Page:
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United States Department of Agriculture

Agricultural Research Service

Research Project: ENHANCING SUSTAINABILITY OF FOOD PRODUCTION SYSTEMS IN THE NORTHEAST Title: Silicon delays tobacco Ringspot virus systemic symptoms in Nicotiana tabacum

Authors
item Zellner, Wendy -
item Frantz, Jonathan
item Leisner, Scott -

Submitted to: Journal of Plant Pathology
Publication Type: Peer Reviewed Journal
Publication Acceptance Date: March 15, 2011
Publication Date: April 1, 2011
Citation: Zellner, W., Frantz, J., Leisner, S. 2011. Silicon delays tobacco Ringspot virus systemic symptoms in Nicotiana tabacum. Journal of Plant Pathology. 168(15):1866-1869. DOI:10.1016/j.jplph.2011.04.002.

Interpretive Summary: Silicon is one of the most common elements in the earth’s crust, yet its role in plant nutrition is under considerable debate. Soluble silicon (Si) has been reported to provide protection to plants against a variety of abiotic and biotic stress. However, the role of Si in viral infections has not been extensively studied. To investigate the role of Si in viral infections, hydroponic studies were conducted in the model plant tobacco with two pathogens: Tobacco ringspot virus (TRSV) and Tobacco mosaic virus (TMV). Plants fed with supplemental Si showed a delay in TRSV symptom formation and a reduction in disease severity, compared to the non-supplemented control plants. Additionally, TRSV-infected plants showed significantly higher levels of silicon concentration in the leaves compared to control plants. However, the Si effect appeared to be virus-specific since TMV infections were not altered by silicon treatment, nor were foliar silicon levels. It appears as though increased foliar Si levels correlate with Si-modulated protection against viral infection. These results are especially interesting since tobacco is classified as a low silicon accumulator and therefore believed to be non-responsive to supplemental Si. Taken together, these data suggest that silicon is able to provide specific protection against TRSV in tobacco, but the mechanism is not broadly applicable to all virus.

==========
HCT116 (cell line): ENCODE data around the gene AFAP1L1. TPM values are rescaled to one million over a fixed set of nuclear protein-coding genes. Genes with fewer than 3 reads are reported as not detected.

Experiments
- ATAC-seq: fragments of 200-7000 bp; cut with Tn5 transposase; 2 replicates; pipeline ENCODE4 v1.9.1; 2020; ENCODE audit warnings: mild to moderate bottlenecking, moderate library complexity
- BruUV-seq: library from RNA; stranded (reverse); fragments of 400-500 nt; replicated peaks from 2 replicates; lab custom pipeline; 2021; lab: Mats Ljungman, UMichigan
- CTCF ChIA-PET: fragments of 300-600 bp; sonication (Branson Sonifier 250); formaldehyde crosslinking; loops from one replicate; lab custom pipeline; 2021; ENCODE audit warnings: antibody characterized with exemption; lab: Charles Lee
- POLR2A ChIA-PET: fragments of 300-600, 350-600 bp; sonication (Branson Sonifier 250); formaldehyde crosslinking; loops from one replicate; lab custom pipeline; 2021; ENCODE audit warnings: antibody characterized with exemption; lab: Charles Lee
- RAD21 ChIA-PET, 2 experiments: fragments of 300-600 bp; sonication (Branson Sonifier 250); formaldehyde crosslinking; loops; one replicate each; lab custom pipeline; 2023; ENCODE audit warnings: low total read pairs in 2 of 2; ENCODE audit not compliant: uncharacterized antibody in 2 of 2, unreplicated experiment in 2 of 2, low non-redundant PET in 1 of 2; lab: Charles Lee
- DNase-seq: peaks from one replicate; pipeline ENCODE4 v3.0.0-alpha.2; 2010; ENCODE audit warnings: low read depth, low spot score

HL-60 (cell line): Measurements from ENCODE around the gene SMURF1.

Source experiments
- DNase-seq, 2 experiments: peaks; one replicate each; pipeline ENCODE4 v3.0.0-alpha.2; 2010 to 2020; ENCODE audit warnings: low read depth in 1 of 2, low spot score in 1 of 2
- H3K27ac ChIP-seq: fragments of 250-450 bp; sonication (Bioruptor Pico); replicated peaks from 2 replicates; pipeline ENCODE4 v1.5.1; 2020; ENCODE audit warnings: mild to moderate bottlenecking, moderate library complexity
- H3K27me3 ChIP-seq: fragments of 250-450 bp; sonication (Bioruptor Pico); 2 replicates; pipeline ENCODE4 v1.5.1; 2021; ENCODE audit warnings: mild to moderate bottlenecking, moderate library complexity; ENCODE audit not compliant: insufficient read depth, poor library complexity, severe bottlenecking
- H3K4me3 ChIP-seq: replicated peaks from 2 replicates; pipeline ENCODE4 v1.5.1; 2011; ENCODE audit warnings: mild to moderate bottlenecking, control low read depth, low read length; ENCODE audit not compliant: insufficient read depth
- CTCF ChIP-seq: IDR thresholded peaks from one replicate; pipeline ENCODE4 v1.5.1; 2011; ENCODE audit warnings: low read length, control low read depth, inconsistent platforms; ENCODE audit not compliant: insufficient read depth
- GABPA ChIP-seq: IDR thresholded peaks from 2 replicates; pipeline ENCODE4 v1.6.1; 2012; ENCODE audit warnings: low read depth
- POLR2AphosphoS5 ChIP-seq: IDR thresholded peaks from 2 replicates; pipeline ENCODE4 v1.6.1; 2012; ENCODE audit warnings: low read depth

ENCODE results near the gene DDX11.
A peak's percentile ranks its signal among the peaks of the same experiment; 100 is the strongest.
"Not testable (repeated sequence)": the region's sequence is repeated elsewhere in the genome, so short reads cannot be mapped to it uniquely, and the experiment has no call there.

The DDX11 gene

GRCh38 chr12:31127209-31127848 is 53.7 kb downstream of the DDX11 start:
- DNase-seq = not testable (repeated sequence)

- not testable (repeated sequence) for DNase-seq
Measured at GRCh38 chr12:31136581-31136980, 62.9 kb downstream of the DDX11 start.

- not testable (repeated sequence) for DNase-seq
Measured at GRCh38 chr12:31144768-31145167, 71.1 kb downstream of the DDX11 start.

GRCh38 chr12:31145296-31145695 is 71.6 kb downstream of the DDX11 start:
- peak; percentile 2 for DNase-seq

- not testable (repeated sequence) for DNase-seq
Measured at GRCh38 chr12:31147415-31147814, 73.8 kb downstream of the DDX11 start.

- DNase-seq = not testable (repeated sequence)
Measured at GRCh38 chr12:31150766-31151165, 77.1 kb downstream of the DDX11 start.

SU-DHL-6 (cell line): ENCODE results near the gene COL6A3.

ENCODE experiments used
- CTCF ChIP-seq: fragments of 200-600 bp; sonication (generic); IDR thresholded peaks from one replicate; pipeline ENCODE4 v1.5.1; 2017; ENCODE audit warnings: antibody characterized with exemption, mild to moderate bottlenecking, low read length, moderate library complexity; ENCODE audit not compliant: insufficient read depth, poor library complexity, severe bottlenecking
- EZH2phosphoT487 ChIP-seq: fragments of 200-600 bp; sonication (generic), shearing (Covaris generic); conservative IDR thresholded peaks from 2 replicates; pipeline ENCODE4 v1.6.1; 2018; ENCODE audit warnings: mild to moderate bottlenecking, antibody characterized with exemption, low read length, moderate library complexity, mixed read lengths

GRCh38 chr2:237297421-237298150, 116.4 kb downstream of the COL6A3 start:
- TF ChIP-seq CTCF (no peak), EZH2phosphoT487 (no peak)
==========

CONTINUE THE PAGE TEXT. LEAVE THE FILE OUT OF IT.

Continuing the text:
Technical Abstract: Soluble silicon (Si) provides protection to plants against a variety of abiotic and biotic stress. However, the role of Si in viral infections has been elusive. To investigate the role of Si in viral infections, hydroponic studies were conducted in Nicotiana tabacum with two pathogens: Tobacco ringspot virus (TRSV) and Tobacco mosaic virus (TMV). Plants grown in elevated Si showed a delay in TRSV systemic symptom formation and a reduction in symptomatic leaf area, compared to the non-supplemented controls. TRSV-infected plants showed significantly higher levels of foliar silicon compared to mock-inoculated plants. However, the Si effect appeared to be virus-specific since TMV infections were not altered by silicon treatment, nor were foliar silicon levels. Hence, increased foliar Si levels appear to correlate with Si-modulated protection against viral infection. This is all the more intriguing since N. tabacum is classified as a low silicon accumulator. Taken together, these data suggest that silicon is able to provide specific protection against TRSV in N. tabacum, but the mechanism is not broadly applicable to all virus.

Last Modified: 10/22/2014
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